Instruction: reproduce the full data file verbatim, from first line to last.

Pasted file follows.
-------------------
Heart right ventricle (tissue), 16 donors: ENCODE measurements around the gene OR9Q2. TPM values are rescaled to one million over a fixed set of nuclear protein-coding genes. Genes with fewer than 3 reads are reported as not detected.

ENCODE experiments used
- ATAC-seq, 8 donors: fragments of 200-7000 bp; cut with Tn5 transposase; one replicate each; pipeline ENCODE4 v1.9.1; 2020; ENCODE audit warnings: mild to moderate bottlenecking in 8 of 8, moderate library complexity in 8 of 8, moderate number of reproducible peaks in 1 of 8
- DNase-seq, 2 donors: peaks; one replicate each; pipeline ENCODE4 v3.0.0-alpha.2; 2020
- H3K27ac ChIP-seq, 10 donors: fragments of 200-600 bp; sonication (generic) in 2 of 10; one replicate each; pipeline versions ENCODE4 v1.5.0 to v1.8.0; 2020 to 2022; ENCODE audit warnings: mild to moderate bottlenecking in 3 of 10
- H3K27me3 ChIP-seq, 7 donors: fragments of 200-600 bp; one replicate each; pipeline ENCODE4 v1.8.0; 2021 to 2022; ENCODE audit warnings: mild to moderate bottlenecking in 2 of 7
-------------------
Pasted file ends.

Heart right ventricle (tissue), 16 donors: ENCODE measurements around the gene OR9Q2. TPM values are rescaled to one million over a fixed set of nuclear protein-coding genes. Genes with fewer than 3 reads are reported as not detected.

ENCODE experiments used
- ATAC-seq, 8 donors: fragments of 200-7000 bp; cut with Tn5 transposase; one replicate each; pipeline ENCODE4 v1.9.1; 2020; ENCODE audit warnings: mild to moderate bottlenecking in 8 of 8, moderate library complexity in 8 of 8, moderate number of reproducible peaks in 1 of 8
- DNase-seq, 2 donors: peaks; one replicate each; pipeline ENCODE4 v3.0.0-alpha.2; 2020
- H3K27ac ChIP-seq, 10 donors: fragments of 200-600 bp; sonication (generic) in 2 of 10; one replicate each; pipeline versions ENCODE4 v1.5.0 to v1.8.0; 2020 to 2022; ENCODE audit warnings: mild to moderate bottlenecking in 3 of 10
- H3K27me3 ChIP-seq, 7 donors: fragments of 200-600 bp; one replicate each; pipeline ENCODE4 v1.8.0; 2021 to 2022; ENCODE audit warnings: mild to moderate bottlenecking in 2 of 7